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Article 25 Cent Glock Trigger Job

By Klaatu, Aug 10, 2017 | | |
  1. Klaatu
    Since purchasing a Glock 19 Gen 3 back in 2008, I've read articles and watched videos on modifications and accessories but none intrigued me more than the 25 Cent Trigger Job. It was only last year that I finally did it because I had almost everything needed to perform it and because it doesn't require any special skills beyond patience and desire.

    I'm not a gunsmith, only a Glock enthusiast so what follows is what was common among all the resources I found on the procedure. Special thanks to Humans4Targets' YouTube video. He made it look easy.

    Preparation

    There are four parts to be polished in specific spots but in no particular order: safety plunger, connector, trigger bar, and the striker tail. Some also recommend polishing the slide rails so I did those too. I hand-polished the parts instead of using a Dremel tool because you don't want to cut or wear away any metal. That's especially important regarding polishing the inside ledge of the striker tail. Avoid bending or reshaping any factory parts.
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    Supplies needed are:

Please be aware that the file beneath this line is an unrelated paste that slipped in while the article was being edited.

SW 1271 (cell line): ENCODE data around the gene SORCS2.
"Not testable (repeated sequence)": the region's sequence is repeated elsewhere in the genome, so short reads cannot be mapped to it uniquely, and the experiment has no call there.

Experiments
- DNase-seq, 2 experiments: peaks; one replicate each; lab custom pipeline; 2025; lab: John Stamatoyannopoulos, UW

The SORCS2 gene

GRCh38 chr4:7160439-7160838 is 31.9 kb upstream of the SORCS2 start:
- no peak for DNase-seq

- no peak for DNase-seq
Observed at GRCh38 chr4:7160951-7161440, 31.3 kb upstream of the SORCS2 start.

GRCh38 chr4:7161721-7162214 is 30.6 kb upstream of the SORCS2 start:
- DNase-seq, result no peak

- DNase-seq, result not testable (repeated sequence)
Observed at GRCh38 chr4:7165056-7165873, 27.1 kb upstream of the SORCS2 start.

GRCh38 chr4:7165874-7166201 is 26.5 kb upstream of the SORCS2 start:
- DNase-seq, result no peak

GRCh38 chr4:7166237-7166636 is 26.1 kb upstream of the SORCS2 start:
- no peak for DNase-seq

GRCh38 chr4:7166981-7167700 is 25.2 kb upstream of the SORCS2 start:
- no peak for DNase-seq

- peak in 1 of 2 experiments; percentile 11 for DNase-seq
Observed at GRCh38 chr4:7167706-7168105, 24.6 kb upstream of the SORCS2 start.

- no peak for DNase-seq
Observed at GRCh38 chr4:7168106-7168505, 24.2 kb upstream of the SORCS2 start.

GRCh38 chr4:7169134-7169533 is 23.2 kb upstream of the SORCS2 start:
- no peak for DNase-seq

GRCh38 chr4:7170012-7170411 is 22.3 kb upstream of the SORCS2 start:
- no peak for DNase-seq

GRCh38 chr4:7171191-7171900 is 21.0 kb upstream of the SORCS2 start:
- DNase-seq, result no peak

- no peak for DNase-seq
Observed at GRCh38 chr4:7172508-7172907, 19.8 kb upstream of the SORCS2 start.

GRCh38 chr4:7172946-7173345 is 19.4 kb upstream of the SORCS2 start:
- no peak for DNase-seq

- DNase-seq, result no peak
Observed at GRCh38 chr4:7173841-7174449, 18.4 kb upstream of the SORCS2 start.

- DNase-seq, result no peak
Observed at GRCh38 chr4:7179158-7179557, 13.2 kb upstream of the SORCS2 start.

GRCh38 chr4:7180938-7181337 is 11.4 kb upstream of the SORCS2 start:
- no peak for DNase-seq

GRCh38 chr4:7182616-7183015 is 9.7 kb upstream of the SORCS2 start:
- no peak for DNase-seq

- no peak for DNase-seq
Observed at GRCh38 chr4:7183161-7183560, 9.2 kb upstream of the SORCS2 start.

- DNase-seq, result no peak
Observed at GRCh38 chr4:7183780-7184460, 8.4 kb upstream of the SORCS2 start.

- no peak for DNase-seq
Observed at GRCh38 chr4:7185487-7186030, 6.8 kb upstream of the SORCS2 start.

metal polish

    cotton swabs

    a 3/32" pin punch

    clean rag

    I used Mothers Mag & Aluminum Polish, Q-tips, and a Sears Craftsman 4" punch.

    Procedure


    Detail strip


    The parts to be polished are accessed through detail stripping which is a complete disassembly of both the upper (slide) and the lower (receiver). The only tool needed besides possibly a 3/32" flathead (slotted) screwdriver to remove the connector from the trigger group, is the pin punch. Detail stripping has been addressed often in the GlockTalk Forum. In addition, a step-by-step guide can be found on GlockParts.com.

    Polish parts

    Start with the safety plunger. Dip the tip of the cotton swab into the polishing compound and rub the flat bottom of the plunger to remove deposits. Buff to a sheen with the rag.

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    Next do the connector. After applying compound to the swab's tip, rub from the inside of the lip to about half-way down the bar. Doing the whole bar to the curved end is apparently okay also but unnecessary. Buff to a sheen with the rag.

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    Now do the trigger bar at specific points.

    1) Inside the trigger bar to the edge
    2) The outside of the upward-curving top wing on the cruciform sear plate that the striker moves on. Doing the whole cross is apparently okay but is also unnecessary, and finally
    3) The top edge of the safety plunger pusher.

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    Next, polish the inside ledge (face) of the striker tail only up to the top corner. Rolling the corner has consequences best explained elsewhere.

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    Finally, polish the slide rails (optional).

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    That’s it!

    Conclusion


    After reassembly and factory recommended lubrication, the trigger action felt smoother and lighter and I felt a sense of accomplishment.